Monday, March 22, 2010


The news is that I have chanced upon a fantastic maalish wali (though she says she has been frequenting our block for the past fifteen years!), who is now a regular to my household. Fantastic because she is a rare combination of soft hands, breezy smile and a voice that seems to be coming out of the wilderness (though the voice part has nothing to do with her proficiency), She comes between 3 and 5.00 in the afternoon for my mother, does a half to one hour job, and has a fixed rate (hourly) so there is no khich-khich over payment; besides she doesn’t mind doing other odd jobs too like washing the utensils and cleaning the house in case the house maid has taken a day’s off or played truant. She comes in the morning and walks back home late into the night. Her jhuggi is around one and half to two kilometers further away from our block.

I see her only on the weekends. While her soft hands play music on my overstrained muscles (most of the times I doze off), Premwati confides her woes in me. She hails from a remote village in Satna district, Madhya Pradesh. It takes two and a half days and innumerable switch-overs from train to bus to tempo to reach there. She has one cow, who if fed sufficiently, gives two litre of milk a day; two buffaloes are used for harvesting; and an unmanageable calf which she had to ultimately sell off. While her eldest son, who doesn’t keep good health, tills the land, her younger son is good for nothing and stays mostly with his wealthy in-laws. Her youngest son is studying. Her brother-in-law (her husband’s younger brother) is the Sarpanch and therefore better off than her husband. The sister-in-law, though younger in age, is a big bully.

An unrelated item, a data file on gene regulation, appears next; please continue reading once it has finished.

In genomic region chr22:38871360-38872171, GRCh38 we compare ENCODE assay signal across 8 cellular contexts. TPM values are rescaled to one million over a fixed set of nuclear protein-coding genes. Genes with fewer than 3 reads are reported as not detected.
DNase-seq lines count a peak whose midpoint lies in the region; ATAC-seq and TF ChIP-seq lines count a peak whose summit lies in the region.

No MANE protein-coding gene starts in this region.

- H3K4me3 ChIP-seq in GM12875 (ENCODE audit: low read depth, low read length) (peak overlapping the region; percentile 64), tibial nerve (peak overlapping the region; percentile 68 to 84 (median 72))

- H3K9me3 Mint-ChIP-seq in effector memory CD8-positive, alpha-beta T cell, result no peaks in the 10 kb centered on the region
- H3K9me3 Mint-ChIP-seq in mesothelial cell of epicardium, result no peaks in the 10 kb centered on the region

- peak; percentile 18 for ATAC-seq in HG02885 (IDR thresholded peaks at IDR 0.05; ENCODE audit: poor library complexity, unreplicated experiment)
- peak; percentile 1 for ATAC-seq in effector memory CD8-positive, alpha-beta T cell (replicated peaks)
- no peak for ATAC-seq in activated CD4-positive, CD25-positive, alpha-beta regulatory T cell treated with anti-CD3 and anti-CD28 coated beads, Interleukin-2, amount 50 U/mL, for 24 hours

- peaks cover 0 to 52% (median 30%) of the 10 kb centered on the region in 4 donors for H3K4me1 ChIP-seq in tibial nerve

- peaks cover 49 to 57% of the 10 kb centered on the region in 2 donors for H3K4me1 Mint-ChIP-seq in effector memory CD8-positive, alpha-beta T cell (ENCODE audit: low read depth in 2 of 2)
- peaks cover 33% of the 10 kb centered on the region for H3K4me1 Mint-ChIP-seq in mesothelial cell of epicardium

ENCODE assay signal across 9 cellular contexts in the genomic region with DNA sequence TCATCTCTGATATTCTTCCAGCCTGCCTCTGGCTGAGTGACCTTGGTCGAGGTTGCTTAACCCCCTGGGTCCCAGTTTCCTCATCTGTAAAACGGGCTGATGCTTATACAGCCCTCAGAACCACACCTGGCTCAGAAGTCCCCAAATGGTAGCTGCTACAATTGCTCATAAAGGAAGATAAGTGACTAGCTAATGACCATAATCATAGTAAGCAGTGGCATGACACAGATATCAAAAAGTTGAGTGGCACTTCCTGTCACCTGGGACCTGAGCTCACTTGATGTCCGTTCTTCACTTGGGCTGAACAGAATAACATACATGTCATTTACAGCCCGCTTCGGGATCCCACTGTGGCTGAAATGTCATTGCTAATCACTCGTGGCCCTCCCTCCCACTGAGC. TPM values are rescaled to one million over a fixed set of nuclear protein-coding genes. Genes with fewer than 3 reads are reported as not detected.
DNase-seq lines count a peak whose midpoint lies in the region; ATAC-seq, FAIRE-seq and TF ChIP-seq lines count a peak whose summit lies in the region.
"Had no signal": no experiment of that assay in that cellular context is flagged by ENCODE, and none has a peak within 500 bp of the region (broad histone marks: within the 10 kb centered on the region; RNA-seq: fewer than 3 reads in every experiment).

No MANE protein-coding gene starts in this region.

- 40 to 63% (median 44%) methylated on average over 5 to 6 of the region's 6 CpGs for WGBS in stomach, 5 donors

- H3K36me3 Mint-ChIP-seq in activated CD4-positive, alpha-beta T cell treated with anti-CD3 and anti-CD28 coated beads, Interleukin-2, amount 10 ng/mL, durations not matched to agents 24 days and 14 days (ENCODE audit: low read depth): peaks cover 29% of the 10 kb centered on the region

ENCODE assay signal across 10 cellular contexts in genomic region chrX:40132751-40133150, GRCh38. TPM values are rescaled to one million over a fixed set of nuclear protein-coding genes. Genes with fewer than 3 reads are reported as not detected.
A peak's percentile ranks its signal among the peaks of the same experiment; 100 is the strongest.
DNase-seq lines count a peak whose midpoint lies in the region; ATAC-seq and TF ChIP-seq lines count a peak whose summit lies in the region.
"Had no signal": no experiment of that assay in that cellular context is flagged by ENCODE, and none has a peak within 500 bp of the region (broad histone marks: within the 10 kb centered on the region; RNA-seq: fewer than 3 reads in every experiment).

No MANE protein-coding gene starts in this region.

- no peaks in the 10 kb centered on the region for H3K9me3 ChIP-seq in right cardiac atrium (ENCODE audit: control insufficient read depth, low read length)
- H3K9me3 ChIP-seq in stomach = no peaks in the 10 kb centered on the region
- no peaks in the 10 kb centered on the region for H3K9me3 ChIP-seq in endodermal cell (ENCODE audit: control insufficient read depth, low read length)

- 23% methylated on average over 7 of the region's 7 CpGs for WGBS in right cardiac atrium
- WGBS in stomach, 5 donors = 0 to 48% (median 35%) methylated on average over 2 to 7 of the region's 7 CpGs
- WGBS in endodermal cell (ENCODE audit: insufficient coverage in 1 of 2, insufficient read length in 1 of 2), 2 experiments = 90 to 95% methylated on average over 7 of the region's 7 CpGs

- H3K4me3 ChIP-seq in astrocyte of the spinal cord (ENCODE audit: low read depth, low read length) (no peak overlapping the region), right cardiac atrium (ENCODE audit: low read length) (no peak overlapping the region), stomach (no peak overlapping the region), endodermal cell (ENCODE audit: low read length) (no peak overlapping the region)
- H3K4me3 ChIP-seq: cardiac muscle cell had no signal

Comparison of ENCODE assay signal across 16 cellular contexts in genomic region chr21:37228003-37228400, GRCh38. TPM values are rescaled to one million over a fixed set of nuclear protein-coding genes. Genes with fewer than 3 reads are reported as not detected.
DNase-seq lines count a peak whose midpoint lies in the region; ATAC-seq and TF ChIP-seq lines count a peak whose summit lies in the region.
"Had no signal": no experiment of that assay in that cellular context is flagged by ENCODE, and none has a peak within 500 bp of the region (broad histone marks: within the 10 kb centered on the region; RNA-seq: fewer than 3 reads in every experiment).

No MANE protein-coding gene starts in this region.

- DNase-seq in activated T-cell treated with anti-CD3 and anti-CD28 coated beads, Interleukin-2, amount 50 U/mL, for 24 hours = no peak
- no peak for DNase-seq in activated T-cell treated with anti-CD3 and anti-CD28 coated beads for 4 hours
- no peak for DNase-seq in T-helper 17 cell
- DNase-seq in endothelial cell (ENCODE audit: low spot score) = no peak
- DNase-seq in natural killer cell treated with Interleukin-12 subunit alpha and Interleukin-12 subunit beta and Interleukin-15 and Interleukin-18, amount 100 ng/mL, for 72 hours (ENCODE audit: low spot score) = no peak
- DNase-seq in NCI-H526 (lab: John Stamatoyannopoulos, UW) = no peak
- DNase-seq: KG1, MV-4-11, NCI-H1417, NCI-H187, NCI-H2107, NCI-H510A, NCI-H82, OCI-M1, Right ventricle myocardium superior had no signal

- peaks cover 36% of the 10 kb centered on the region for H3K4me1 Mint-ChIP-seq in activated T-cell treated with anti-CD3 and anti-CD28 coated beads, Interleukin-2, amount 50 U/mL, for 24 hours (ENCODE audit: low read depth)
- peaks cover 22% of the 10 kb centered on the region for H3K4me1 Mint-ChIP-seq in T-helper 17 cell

Premwati’s aim in life is to build three pucca floors for her three sons so that there is no squabble over property once she departs to the other world. She has built one already for her eldest son. Rest two remains to be built. Her only lament is that she does not get enough time to meet all the demands in the block. Sometimes she runs short of time and has to say ‘no’ to many which pains her.

Bits and pieces of drab, dreary, mundane information signifying nothing in particular to urbanites but put together present an insightful earthly portrayal of rustic lifestyle, thoughts and aspirations. Down-to-earth, basic and universal!

I admire her dedication. Her proficiency. Her single minded focus on what she wants in life. Her hard work and patience. Her honesty, her soothing presence and smiling efficiency. An illiterate woman hailing from a remote village of Satna toils day and night so that she can provide permanent shelter to her children.

Admirable!!! Who says one needs a string of big fat degrees from elite institutes to be labeled a “pro”?

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